by Nooks Krannie


Moon is a celestial object in the earth’s sky. The matron in the orphanage that I grew up in was on fleek most of the time. I was her favorite yatim. She once told me that if you dance on the moon’s surface, you can never trip on your feet and breathing is nothing but a formality there. She used to sneak in pieces of pink bubblegum just for me, double cinnamon explosion right in my mouth. I once asked her why no family ever picked me and she’d run her fingers gently through my hair, carefully avoiding my scalp. She would tell me that my face was not actually a face but a bowl of No Name rice pudding and my eyes were not eyes but two dehydrated raisins that were left in the sun too long. No Name brand color scheme is too yellow like a tub of GMO grease. Rice pudding has to have a smoother, creamier flavor which I lacked. The tides in our oceans and the length of our days owe a lot to the moon. We look at it at night and feel a sense of relief. Yet we always talk about the scars on the moon’s surface, the pits and the rocks. We think if only there were no scars, no craters, the moon would be breathtaking to look at from afar as if that’s its purpose. I never liked cinnamon. Till this day the smell of it is enough to induce severe nausea.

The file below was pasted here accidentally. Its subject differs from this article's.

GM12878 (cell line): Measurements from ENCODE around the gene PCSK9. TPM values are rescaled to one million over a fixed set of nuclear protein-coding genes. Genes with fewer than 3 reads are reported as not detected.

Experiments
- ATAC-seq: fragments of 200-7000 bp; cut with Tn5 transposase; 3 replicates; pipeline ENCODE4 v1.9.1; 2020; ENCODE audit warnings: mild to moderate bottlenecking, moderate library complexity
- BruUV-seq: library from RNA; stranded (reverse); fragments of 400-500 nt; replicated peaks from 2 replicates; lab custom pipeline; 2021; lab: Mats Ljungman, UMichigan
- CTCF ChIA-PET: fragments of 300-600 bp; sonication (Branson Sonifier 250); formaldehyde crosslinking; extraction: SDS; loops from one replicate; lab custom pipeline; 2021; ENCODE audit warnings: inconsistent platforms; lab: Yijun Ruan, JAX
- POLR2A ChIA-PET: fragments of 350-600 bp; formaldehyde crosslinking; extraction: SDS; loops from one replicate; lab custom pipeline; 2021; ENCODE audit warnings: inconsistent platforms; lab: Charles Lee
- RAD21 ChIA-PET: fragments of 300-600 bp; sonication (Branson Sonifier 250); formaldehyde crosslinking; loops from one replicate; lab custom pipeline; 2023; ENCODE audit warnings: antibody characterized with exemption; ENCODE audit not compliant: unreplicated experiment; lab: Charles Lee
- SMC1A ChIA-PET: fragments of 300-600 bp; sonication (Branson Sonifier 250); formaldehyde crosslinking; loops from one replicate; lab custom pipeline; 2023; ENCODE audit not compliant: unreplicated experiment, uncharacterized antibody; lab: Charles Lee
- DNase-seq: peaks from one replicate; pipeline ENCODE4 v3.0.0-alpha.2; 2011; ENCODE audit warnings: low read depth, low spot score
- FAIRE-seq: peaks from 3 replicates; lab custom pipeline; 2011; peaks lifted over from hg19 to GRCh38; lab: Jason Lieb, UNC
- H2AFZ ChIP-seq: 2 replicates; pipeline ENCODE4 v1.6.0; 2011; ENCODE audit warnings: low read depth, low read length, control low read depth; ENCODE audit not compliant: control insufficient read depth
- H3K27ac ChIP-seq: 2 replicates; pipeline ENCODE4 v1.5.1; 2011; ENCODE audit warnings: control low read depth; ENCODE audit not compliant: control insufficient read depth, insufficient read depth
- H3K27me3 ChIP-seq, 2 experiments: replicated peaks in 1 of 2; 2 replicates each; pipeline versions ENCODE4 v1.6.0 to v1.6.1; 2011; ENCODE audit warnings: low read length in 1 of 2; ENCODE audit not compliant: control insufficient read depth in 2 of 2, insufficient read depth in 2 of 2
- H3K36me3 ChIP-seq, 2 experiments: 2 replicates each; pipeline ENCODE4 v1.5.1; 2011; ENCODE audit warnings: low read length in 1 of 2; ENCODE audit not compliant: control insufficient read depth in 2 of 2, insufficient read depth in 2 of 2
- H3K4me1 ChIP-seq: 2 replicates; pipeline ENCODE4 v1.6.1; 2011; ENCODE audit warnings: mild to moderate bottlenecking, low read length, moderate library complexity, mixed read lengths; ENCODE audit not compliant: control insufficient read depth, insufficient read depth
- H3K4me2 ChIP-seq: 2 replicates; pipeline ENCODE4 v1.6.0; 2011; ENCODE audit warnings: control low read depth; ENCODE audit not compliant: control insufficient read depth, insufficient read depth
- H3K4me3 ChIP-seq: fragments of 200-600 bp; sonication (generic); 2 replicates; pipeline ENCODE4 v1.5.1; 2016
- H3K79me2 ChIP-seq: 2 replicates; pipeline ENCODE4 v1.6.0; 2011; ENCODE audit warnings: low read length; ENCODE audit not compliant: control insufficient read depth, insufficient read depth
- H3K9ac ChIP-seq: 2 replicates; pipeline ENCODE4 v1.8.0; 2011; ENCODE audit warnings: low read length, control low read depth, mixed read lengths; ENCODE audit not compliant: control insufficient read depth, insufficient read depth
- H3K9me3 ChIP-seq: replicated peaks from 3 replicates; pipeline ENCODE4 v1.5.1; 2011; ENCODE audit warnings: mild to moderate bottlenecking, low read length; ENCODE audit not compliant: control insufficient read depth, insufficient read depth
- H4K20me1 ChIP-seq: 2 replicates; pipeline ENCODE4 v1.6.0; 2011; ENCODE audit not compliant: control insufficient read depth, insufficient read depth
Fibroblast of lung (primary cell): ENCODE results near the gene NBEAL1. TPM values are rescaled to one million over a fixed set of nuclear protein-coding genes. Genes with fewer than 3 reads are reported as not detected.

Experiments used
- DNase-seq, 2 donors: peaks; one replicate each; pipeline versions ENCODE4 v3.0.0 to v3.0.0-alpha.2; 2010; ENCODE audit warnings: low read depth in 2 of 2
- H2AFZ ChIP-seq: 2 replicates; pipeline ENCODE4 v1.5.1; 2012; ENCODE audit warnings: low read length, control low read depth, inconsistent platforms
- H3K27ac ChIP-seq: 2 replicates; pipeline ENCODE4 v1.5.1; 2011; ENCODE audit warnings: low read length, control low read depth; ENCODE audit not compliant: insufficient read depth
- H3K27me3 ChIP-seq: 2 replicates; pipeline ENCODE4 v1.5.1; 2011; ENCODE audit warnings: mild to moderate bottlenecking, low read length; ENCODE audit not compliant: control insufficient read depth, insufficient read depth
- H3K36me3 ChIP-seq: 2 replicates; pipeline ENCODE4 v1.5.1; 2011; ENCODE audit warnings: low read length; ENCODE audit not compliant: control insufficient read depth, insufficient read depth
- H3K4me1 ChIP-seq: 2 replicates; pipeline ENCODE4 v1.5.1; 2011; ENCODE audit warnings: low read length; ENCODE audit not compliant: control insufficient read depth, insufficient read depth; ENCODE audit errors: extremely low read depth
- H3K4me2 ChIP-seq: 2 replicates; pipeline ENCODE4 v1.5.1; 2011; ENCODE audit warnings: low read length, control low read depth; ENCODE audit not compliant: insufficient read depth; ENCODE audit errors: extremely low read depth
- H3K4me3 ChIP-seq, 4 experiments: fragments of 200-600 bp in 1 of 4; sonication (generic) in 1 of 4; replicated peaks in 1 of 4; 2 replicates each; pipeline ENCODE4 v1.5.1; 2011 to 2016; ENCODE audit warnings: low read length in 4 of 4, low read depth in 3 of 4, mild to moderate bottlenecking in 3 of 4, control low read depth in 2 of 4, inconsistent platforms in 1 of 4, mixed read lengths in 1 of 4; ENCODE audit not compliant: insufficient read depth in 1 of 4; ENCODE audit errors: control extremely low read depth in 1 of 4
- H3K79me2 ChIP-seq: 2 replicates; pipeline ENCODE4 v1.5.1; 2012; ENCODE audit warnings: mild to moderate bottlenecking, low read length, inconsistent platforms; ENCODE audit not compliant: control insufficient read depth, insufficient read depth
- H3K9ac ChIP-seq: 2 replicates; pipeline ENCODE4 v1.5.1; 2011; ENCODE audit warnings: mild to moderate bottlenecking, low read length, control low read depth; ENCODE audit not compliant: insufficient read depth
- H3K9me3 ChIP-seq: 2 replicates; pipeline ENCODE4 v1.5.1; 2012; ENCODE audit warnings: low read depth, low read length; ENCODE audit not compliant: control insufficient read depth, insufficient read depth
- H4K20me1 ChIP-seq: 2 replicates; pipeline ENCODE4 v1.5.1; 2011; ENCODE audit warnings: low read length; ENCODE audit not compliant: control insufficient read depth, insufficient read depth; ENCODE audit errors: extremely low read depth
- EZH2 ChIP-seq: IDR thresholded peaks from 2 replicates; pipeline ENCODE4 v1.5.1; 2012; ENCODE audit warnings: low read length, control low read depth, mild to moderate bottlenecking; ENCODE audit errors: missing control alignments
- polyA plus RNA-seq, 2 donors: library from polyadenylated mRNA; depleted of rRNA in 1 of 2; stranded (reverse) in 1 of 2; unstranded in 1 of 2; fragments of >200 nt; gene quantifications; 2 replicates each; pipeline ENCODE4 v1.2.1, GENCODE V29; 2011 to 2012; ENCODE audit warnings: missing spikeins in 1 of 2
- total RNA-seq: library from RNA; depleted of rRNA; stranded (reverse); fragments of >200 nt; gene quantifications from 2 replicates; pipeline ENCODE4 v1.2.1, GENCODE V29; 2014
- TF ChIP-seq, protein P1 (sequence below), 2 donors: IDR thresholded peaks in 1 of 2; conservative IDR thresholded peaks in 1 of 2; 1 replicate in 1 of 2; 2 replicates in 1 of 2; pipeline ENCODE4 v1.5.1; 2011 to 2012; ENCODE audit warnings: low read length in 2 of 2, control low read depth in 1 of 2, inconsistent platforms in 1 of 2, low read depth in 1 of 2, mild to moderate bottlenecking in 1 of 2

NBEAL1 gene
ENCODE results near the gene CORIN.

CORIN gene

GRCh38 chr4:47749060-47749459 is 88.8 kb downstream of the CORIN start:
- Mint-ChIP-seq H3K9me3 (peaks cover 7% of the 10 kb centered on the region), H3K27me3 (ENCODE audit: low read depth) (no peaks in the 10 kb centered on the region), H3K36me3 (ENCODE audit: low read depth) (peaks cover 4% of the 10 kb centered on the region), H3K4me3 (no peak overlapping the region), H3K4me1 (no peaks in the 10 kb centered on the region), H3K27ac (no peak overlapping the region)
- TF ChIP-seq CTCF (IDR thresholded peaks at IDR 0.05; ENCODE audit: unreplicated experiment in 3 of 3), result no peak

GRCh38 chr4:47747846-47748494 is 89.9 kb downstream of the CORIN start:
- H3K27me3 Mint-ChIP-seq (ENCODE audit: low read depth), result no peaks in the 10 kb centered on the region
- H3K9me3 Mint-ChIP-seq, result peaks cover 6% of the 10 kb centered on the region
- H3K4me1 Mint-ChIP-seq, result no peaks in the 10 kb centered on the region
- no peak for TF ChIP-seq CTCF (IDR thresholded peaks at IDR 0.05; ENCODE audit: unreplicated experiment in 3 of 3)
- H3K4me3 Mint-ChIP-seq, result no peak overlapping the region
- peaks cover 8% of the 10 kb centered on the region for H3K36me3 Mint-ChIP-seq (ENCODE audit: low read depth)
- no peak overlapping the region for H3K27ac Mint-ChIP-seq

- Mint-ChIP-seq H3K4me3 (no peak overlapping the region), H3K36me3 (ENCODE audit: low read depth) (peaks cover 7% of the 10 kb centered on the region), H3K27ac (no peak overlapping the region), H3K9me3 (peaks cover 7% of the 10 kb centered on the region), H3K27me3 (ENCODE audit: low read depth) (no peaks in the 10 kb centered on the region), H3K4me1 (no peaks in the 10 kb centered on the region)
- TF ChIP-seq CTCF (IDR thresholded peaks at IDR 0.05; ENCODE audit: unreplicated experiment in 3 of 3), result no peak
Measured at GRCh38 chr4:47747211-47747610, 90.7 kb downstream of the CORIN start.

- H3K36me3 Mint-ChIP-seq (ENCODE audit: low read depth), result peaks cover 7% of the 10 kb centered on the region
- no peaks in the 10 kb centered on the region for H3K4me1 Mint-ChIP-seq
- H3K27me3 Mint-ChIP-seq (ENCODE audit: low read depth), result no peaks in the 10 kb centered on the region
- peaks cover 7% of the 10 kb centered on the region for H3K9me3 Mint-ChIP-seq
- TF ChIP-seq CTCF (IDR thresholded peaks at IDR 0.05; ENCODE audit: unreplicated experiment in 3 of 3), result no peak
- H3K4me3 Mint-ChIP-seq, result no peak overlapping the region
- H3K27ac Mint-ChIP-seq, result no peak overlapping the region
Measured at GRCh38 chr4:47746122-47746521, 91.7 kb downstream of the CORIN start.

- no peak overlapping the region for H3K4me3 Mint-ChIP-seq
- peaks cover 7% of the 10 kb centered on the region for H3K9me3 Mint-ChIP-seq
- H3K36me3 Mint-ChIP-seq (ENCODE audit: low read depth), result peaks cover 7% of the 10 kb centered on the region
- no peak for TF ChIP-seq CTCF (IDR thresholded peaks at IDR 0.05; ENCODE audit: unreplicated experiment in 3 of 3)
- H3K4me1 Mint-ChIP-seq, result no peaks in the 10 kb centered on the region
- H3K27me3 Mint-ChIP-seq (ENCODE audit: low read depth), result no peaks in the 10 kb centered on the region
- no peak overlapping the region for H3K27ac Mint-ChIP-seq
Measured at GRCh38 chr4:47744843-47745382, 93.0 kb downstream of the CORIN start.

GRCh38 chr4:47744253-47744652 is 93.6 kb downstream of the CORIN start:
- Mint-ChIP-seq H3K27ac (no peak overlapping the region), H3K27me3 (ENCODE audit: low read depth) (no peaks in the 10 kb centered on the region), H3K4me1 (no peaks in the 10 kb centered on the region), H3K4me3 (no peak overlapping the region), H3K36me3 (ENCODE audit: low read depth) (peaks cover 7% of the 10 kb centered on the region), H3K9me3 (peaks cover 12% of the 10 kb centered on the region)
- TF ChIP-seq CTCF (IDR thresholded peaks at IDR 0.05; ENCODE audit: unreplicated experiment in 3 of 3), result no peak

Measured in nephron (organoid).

Nooks Krannie is a Palestinian/Persian girl and poet. She tumbls at and instagrams @nookskrannie.